Japanese Breakfast: Philadelphia’s Michelle Zauner, aka Japanese Breakfast, seemed genuinely amazed at how packed the crowd was at the Ponce de Leon Stage on Saturday evening. No one who has been a witness to her rising star over the last few years was that surprised. The set was mostly focused on Japanese Breakfast’s critically acclaimed 2017 release, Soft Sounds From Another Planet, with a few treats for longtime fans sprinkled in, as well. The biggest highlight of the set came when Zauner played a song from her pre-solo act band Little Big League, then immediately followed that with a cover of The Cardigans’ pop classic “Lovefool.” Zauner ended her set by sending out a sincere thank-you to the city of Atlanta, before noting that she was happy to be in the city without having to deal with the “dicks” who work at The Masquerade, a statement that got a huge sitcom-studio-audience-style laugh out of the crowd. [NK]

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Photo Credit: Quinn Tucker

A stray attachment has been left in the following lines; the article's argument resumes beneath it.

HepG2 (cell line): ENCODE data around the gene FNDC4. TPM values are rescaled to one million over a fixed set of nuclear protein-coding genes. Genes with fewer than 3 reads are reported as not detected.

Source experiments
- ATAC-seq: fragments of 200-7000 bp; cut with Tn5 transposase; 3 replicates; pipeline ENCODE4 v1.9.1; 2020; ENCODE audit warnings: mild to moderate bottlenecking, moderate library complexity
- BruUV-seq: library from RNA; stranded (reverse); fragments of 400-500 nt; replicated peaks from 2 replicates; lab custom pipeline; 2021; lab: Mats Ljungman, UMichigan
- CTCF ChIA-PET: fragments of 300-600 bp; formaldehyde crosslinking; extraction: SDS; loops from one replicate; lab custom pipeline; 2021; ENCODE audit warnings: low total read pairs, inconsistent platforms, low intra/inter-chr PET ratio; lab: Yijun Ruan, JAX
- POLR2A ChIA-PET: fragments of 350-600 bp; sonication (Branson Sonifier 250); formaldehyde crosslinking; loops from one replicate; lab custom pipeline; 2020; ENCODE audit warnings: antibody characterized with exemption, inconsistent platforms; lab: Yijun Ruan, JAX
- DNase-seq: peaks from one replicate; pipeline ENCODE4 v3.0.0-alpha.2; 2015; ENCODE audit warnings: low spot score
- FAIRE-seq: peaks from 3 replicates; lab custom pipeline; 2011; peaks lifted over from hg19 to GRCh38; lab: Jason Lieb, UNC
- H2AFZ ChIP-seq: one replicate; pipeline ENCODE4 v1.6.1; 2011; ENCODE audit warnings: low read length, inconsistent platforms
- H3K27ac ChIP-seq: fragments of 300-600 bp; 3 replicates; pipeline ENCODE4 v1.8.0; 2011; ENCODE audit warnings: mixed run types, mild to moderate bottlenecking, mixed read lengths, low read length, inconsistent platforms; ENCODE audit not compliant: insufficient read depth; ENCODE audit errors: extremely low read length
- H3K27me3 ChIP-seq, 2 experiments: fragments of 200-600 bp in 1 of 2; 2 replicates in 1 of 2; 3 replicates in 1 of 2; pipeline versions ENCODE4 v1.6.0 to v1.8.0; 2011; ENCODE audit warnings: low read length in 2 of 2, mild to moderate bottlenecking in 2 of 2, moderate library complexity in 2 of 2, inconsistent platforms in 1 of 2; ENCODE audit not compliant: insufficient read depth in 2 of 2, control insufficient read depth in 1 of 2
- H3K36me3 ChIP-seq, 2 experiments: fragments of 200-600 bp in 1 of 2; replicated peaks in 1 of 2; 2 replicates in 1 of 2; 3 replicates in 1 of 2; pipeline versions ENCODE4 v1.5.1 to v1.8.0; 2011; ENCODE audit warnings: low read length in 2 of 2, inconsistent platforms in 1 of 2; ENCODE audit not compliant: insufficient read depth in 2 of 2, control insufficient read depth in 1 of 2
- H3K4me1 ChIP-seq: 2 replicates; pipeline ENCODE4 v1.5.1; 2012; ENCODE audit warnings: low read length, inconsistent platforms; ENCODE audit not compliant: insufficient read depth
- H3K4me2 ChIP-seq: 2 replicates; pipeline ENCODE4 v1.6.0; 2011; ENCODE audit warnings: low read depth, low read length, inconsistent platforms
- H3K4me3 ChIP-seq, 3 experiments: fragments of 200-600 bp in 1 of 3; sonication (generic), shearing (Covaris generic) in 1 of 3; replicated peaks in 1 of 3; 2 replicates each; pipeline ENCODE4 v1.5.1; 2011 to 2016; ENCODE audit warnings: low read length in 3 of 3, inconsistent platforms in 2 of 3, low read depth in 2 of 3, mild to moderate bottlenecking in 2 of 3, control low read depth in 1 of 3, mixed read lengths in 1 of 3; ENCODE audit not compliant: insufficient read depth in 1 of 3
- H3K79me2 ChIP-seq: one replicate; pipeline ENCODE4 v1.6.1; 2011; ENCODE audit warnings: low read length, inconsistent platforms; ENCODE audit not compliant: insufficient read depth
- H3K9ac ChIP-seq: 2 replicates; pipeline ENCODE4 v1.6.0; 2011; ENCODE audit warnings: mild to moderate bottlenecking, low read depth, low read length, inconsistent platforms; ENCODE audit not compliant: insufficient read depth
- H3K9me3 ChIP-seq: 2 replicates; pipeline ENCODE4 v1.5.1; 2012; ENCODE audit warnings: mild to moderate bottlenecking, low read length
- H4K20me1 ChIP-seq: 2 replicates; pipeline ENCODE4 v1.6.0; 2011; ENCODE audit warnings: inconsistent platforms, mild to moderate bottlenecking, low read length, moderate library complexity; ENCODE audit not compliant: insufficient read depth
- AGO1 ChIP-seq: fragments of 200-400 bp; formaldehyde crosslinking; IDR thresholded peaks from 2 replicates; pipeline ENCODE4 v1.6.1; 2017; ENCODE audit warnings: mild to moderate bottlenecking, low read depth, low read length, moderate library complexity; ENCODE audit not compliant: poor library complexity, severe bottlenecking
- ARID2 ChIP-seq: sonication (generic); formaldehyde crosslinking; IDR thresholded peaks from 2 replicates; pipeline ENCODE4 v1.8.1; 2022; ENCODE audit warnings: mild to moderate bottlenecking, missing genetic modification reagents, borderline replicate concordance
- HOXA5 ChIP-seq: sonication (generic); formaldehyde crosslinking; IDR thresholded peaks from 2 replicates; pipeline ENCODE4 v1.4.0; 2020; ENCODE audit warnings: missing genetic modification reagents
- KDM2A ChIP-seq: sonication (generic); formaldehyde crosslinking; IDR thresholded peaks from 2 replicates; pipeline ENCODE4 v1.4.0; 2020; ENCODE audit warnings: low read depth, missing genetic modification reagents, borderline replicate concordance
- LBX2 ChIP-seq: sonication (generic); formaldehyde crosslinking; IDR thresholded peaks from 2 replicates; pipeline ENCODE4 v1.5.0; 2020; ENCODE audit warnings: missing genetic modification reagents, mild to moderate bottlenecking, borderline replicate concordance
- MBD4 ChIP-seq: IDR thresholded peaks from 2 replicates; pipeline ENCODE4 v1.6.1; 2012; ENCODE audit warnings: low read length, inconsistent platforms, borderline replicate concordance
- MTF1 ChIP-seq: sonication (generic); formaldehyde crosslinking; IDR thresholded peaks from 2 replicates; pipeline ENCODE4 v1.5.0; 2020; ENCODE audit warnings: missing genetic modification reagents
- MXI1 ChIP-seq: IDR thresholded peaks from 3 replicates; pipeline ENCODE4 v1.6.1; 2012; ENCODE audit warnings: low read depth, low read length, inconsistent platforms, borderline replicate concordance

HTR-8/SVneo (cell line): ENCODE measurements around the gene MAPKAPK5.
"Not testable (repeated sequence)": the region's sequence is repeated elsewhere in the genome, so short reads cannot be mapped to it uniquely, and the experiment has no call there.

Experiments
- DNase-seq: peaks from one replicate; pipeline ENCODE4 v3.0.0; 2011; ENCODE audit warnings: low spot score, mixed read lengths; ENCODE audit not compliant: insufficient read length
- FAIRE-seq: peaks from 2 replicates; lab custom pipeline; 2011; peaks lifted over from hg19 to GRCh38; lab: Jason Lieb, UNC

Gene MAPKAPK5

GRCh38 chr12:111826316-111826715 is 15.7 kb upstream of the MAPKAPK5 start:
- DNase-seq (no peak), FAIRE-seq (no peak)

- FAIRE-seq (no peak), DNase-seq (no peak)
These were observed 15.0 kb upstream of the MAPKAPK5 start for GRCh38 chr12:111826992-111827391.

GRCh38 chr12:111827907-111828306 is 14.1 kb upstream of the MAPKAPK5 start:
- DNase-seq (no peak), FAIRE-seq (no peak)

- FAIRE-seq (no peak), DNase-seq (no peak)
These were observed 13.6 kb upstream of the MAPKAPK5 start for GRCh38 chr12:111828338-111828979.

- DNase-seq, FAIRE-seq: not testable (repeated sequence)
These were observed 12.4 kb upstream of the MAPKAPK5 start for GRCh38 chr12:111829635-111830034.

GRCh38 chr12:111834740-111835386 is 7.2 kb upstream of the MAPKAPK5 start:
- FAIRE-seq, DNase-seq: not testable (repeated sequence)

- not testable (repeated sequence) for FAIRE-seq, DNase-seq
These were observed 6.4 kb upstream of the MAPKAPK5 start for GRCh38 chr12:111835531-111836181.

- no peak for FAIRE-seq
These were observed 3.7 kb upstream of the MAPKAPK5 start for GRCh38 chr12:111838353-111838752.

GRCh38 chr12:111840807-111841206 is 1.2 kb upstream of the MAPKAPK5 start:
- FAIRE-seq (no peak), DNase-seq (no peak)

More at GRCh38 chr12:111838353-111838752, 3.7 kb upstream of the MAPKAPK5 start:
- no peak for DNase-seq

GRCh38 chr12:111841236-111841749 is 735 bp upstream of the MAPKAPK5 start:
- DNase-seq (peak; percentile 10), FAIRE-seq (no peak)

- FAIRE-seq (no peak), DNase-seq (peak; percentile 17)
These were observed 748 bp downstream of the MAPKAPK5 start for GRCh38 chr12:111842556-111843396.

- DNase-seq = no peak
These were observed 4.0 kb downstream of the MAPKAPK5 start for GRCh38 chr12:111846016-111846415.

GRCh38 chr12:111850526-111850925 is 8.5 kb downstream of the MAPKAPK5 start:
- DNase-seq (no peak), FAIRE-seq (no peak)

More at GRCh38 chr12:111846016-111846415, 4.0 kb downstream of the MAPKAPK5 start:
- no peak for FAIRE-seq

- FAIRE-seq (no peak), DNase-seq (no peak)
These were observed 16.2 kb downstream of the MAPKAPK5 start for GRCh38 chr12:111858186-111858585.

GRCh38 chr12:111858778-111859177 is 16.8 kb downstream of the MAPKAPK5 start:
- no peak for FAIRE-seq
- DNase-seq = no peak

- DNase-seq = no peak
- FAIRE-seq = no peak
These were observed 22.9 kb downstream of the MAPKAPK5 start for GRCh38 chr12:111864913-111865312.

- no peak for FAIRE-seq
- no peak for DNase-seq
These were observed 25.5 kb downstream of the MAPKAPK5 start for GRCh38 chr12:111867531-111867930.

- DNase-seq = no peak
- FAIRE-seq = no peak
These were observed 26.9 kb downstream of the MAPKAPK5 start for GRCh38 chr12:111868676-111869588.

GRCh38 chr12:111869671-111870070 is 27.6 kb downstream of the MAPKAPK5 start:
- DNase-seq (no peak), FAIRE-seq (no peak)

Tame Impala

Tame Impala: Tame Impala was the primary reason that I wanted to attend Shaky Knees. I absolutely love the band’s energy and vibe, and I had watched enough YouTube videos to know that I would like the show. Yet no amount of streaming could have prepared me for how much I would enjoy it. The effects were stunning, especially for an alternative band. The lights, confetti and fog were mystical, calling to mind an EDM festival, but way better. The set was made up mostly of songs from their most recent album, Currents, and I think it speaks to the band’s talent and abilities that they were asked to headline Shaky Knees despite the fact that their most recent album dates back to 2015. Kevin Parker’s voice was angelic, and he looked Christlike as he stood in the middle of the stage, rarely moving. He and the band didn’t have to dance or put on a performance; instead, they let the music speak for itself. [RS]

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Photo Credit: Roger Ho